Latent Class Analysis Shows Strong Heritability of the Child Behavior Checklist–Juvenile Bipolar Phenotype

Department of Psychiatry, Massachusetts General Hospital and Harvard Medical School, Boston, Massachusetts, USA.
Biological Psychiatry (Impact Factor: 10.26). 12/2006; 60(9):903-11. DOI: 10.1016/j.biopsych.2006.02.025
Source: PubMed


The Child Behavior Checklist (CBCL) has been used to provide a quantitative description of childhood bipolar disorder (BPAD). Many have reported that children in the clinical range on the Attention Problems (AP), Aggressive Behavior (AGG), and Anxious-Depressed (A/D) syndromes simultaneously are more likely to meet the criteria for childhood BPAD. The purpose of this study was to determine if Latent Class Analysis (LCA) could identify heritable phenotypes representing the CBCL-Juvenile Bipolar (CBCL-JBD) profile and whether this phenotype demonstrates increased frequency of suicidal endorsement.
The CBCL data were received by survey of mothers of twins in two large twin samples, the Netherlands Twin Registry. The setting for the study was the general community twin sample. Participants included 6246 10-year-old Dutch twins from the Netherlands Twin Registry. The main outcome measure consisted of the LCA on the items comprising the AP, AGG, and A/D subscales and means from the suicidal items #18 and #91 within classes.
A 7 class model fit best for girls and an 8 class fit best for boys. The most common class for boys or girls was one with no symptoms. The CBCL-JBD phenotype was the least common--about 4%-5% of the boys and girls. This class was the only one that had significant elevations on the suicidal items of the CBCL. Gender differences were present across latent classes with girls showing no aggression without the CBCL-JBD phenotype and rarely showing attention problems in isolation. Evidence of high heritability of these latent classes was found with odds ratios.
In a general population sample, LCA identifies a CBCL-JBD phenotype latent class that is associated with high rates of suicidality, is highly heritable, and speaks to the comorbidity between attention problems, aggressive behavior, and anxious/depression in children.

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    • "This clinical phenotype appears to be frequently associated with a variety of psychosocial and psychopathological problems, and longitudinal studies suggest that it represents a developmental risk marker of a persistent deficit in the self-regulation of affect and behavior underlying several psychiatric disorders (Holtmann et al., 2011). Twin studies reported relatively high heritability of emotional dysregulation, which ranges from 60% to 80%, depending on the age group of the sample (Althoff et al., 2006; Boomsma et al., 2006; Hudziak et al., 2005; Volk and Todd, 2007). Additive genetic and shared environmental factors represent the major contributions to the variation of this clinical phenotype, with the latter being greater in the youngest children (Boomsma et al., 2006; Hudziak et al., 2005). "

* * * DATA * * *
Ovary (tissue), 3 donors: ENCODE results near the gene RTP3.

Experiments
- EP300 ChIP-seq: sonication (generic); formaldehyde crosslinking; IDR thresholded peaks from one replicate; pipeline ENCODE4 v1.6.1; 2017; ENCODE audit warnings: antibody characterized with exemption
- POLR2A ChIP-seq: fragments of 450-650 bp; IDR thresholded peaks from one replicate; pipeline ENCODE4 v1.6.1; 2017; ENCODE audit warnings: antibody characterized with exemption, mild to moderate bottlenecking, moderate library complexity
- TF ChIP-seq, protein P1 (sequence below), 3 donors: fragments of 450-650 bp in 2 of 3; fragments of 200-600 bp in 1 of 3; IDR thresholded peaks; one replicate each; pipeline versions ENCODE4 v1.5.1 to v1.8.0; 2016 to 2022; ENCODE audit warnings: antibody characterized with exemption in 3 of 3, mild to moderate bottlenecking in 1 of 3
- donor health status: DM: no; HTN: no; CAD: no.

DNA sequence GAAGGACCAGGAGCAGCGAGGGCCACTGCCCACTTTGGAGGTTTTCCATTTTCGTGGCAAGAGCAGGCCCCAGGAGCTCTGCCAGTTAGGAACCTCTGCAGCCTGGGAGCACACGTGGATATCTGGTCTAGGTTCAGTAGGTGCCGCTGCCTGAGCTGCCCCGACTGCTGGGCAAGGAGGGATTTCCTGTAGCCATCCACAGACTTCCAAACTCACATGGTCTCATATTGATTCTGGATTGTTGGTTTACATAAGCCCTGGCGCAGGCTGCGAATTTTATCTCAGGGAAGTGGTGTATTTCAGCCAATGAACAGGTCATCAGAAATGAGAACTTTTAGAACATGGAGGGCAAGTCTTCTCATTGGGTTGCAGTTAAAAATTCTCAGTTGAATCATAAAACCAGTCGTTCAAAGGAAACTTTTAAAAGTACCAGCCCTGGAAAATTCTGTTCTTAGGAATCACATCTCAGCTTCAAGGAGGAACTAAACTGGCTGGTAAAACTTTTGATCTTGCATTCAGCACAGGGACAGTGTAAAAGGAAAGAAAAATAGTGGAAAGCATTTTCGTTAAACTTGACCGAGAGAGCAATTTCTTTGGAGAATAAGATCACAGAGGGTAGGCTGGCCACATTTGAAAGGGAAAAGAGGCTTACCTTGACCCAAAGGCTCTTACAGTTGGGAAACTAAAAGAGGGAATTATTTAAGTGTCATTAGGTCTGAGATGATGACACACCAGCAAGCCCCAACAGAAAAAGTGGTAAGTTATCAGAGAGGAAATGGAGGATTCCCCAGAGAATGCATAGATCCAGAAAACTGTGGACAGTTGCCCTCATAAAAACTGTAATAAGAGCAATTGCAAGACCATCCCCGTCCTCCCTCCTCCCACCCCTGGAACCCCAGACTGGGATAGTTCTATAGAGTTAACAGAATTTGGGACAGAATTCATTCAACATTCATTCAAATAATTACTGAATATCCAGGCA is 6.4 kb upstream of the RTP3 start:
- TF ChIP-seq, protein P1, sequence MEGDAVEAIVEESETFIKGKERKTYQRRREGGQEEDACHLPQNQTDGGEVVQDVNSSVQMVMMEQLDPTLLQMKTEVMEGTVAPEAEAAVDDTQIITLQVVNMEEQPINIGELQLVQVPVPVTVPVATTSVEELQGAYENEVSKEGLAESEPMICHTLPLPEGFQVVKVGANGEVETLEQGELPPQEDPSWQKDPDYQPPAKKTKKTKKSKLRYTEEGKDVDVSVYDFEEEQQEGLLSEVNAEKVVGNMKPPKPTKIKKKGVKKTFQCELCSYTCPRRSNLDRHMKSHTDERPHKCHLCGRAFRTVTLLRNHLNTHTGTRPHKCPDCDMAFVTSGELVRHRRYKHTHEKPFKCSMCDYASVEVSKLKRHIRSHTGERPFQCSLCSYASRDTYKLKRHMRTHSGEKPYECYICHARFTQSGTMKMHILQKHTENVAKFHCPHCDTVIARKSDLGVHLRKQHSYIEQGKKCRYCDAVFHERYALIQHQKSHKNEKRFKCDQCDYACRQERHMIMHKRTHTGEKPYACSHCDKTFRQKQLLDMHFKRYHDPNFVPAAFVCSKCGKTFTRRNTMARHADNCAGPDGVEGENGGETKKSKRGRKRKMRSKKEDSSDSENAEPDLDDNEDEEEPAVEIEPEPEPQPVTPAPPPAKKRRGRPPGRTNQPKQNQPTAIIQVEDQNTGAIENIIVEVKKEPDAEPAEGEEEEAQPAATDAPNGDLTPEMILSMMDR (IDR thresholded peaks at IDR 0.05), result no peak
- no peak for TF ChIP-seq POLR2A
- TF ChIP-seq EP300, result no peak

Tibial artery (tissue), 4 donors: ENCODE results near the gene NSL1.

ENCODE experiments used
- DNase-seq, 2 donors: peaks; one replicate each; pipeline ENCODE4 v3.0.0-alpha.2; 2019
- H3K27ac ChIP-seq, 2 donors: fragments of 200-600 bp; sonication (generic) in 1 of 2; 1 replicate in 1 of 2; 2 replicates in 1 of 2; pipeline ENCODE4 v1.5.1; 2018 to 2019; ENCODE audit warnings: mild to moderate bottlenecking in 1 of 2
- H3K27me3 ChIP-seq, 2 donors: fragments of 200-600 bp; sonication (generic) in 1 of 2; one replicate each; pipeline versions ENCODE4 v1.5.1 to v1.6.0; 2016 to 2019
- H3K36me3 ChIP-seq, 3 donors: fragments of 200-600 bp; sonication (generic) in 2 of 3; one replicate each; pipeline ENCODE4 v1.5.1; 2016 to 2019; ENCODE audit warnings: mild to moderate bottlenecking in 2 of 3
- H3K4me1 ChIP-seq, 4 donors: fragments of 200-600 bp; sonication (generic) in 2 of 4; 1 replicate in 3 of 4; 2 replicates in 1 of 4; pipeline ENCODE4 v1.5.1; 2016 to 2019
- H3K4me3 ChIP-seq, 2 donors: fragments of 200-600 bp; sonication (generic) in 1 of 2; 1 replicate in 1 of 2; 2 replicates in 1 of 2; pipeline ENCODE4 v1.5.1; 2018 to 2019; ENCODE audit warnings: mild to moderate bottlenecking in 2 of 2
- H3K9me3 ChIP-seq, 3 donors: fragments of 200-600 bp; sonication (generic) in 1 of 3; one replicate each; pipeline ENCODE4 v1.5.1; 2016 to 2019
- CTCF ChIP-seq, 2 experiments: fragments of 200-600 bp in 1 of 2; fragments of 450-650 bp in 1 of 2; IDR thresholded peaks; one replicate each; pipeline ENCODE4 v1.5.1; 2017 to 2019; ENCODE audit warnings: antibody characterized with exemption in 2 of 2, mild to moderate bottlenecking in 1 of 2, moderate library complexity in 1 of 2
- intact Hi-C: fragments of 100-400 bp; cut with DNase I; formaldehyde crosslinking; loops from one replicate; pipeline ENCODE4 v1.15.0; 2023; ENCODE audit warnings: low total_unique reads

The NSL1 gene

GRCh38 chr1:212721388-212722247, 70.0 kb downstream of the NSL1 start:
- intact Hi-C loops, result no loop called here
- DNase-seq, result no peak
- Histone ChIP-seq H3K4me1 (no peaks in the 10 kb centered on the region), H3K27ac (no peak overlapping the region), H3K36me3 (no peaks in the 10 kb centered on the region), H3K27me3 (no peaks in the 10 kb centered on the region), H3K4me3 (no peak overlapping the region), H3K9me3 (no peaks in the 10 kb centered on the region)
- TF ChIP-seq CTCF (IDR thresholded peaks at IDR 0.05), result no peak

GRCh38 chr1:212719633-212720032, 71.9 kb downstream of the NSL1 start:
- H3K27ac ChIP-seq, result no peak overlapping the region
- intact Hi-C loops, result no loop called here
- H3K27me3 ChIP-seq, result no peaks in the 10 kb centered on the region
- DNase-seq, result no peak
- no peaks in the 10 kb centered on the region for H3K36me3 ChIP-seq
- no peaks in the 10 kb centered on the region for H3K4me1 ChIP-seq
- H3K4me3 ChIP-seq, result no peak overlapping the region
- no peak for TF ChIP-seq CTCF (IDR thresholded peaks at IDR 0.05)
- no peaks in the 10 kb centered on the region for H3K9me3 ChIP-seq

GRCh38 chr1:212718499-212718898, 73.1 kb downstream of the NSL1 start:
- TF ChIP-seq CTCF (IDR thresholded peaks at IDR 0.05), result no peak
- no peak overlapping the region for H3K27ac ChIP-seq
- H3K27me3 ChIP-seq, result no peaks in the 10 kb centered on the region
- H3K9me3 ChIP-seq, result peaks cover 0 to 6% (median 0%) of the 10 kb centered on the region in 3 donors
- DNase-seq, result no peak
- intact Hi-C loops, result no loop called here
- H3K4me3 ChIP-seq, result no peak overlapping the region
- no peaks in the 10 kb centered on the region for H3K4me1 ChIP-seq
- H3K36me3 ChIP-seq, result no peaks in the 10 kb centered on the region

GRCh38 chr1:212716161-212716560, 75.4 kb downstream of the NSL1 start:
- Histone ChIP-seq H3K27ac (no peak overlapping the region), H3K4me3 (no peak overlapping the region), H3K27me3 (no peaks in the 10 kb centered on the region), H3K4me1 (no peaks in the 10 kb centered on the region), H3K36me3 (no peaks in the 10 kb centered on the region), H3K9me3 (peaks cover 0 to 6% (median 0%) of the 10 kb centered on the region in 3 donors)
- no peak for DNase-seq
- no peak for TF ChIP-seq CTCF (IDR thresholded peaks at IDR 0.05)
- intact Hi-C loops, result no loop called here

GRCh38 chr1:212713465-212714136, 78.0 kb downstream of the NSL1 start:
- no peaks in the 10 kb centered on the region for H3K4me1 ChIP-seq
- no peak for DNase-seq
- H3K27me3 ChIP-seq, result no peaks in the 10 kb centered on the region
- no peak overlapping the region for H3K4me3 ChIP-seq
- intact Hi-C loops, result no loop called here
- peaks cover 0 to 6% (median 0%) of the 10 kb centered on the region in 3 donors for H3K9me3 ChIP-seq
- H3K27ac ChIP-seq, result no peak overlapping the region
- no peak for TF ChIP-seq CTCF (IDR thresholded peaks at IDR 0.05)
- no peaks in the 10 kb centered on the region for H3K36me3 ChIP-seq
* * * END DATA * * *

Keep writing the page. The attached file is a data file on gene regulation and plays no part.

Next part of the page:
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    ABSTRACT: Background: Two different polymorphisms (TPH2 G-703T and 5-HTTLPR) involved in the serotonergic pathway have been reported to play a role, both alone and in interaction with the environment, in early and adult emotion regulation. As most of these studies are cross-sectional, we know little about the impact of these polymorphisms over time, particularly during adolescence. Methods: Because we were interested in the effects of these polymorphisms and environment (i.e., family structure) at different time-points on the emotional dysregulation profile, we performed a path analysis model in a general adolescent population sample of a five-year follow-up study. Results: We found a high stability of Dysregulation Profile problems independently from the examined allelic variants. We also found that early family structure directly influences the levels of dysregulation problems in early adolescence, both alone and in interaction with TPH2, suggesting the presence of a gene-environment interaction effect. Furthermore, we found that in adolescents homozygous for the TPH2 G allele, the effect of the early family structure remains active during late adolescence, albeit mediated by earlier emotional problems. Limitations: The high attrition rate, the use of only one source on behavioral problems of adolescents, and the focus on a single polymorphism in the investigated genes could limit the generalizability of the present results. Conclusions: These results suggest that early family structure could play a significant role in the development and maintenance of emotional and behavioral problems not only in early adolescence but also in late-adolescence, although this effect was mediated and moderated by behavioral and genetic variables.